Congressional Democratic leaders issued their policy proposals for the 2018 midterm election campaign Wednesday, effectively embracing the bulk of the tax cuts for big business and the wealthy enacted by the Republican-controlled Congress and signed into law by President Donald Trump in December.
None of the policy proposals will actually be submitted as legislation, since Republicans control the agenda of both the House and Senate. That means the Democrats were free to propose anything they pleased, not limiting their program to what could plausibly pass this year. Therefore it is all the more revealing that the Democrats are proposing to retain nearly all the tax breaks for the wealthy that they denounced verbally while they were being passed late last year.
In particular, the Democrats propose to set the corporate income tax rate at 25 percent, up slightly from the 21 percent set by the Republicans, but well below the 35 percent rate that prevailed until December. In effect, the Democrats are proposing to retain 10 percent of the 14 percent cut enacted by the Republicans, more than two-thirds of the bonanza for corporate America.
The Democrats would restore the estate tax to what it was before December, applying to estates over $5.6 million rather than $11.2 million, but there would be no increase in the tax rate. They would also restore the top rate for the highest income households to 39.6 percent rather than the current 37 percent.
Many other tax changes incorporated in the huge tax cut bill, largely written by corporate lobbyists, would not be repealed by a Democratic Congress, including the lower taxes for business partnerships and S corporations, as well as the tax holiday for giant companies like Apple, Google, Microsoft and General Electric, which can repatriate hundreds of billions in profits held overseas to avoid taxes while paying only a nominal rate.
This olive branch to the wealthy follows the vote by a large number of Senate Democrats to loosen the weak regulations on major banks enacted after the 2008 Wall Street crash. The bill, drafted by Republicans with considerable input from Democrats, would raise the threshold for bank oversight provisions under the 2010 Dodd-Frank law from $50 billion in assets to $250 billion, effectively exempting several dozen banks from even limited supervision.
While press accounts describe these financial institutions as “midsize,” they include such giants as American Express, Ally Financial, Barclays, SunTrust and BB&T. These would now be exempted from annual “stress testing” by the Federal Reserve and regulation under the “too big to fail” provisions of Dodd-Frank.
A group of right-wing Democrats, including Mark Warner of Virginia (a tech multi-millionaire), Joe Donnelly of Indiana and Heidi Heitkamp of North Dakota, have been in protracted talks with Republican Senate Banking Committee Chairman Mike Crapo, culminating in an agreement Wednesday on 200 pages of detailed legislative text.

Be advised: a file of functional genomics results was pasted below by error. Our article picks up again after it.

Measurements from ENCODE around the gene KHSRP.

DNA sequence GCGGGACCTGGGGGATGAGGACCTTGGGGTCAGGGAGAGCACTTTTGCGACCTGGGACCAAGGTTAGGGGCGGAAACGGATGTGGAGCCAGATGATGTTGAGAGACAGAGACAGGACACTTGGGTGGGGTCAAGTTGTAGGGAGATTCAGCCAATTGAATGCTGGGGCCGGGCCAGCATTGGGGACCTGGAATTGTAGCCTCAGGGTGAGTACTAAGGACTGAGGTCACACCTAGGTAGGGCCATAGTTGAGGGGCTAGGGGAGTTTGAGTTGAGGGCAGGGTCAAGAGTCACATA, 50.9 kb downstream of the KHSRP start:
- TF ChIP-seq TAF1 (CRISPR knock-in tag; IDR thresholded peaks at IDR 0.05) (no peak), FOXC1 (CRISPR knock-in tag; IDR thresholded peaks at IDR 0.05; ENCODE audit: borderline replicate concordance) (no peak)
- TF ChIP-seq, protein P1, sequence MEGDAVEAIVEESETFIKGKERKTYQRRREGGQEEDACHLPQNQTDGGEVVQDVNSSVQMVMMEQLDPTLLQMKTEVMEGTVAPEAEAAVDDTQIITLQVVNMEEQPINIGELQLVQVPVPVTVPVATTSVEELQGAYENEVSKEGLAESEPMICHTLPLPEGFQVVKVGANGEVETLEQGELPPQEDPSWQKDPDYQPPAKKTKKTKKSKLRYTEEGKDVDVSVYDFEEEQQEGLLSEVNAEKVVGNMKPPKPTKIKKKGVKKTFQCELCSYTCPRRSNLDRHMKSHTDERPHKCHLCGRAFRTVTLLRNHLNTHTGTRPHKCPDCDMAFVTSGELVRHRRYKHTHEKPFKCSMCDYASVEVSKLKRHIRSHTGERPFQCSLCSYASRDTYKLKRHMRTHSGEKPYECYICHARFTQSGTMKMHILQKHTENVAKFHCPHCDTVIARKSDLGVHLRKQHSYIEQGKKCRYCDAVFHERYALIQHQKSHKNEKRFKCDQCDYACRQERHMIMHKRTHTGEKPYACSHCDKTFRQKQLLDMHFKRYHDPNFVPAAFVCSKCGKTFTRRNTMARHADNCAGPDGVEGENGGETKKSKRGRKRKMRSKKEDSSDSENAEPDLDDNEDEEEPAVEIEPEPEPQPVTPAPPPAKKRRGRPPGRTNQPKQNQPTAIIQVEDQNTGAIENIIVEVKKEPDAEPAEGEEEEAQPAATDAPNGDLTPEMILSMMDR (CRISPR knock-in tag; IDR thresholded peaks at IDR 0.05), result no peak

When Senate Majority Leader Mitch McConnell brought the bank deregulation bill to the Senate floor Tuesday for a procedural vote, 17 Democrats joined with all the Republicans to support it. The vote was 67-32, the first time that a contested measure has received unanimous Republican support and significant Democratic support since Trump entered the White House.
Senator Jon Tester of Montana, one of the right-wing Democrats who is up for re-election in November, denied that fear of Republican attacks was a factor: “This election has nothing to do with this; we were working on this five years ago. … This has everything to do with access to capital and making sure rural America remains strong moving forward.” He praised McConnell, saying: “I think everybody wins on this. I think Mitch McConnell can go back and say, ‘See, the Senate is functioning.’”
According to figures tabulated by the Center for Responsive Politics, Tester, Donnelly and Heitkamp are the top three Senate recipients of campaign contributions from commercial banks in this election cycle. While they moan and groan about the supposed privations of “community banks,” they are really doing the bidding of financial giants just below the level of the Wall Street super-banks like Citibank and JP Morgan Chase.
Only 15 financial institutions will remain subject to the most stringent of regulations under Dodd-Frank, although these regulations are more of an annoyance than a constraint to rampant speculation and financial manipulation.
Senate Minority Leader Charles Schumer voted against the bill but supported the Democrats who backed it, saying, “People will have to make their own judgment whether the community-bank-positive parts outweigh the others.”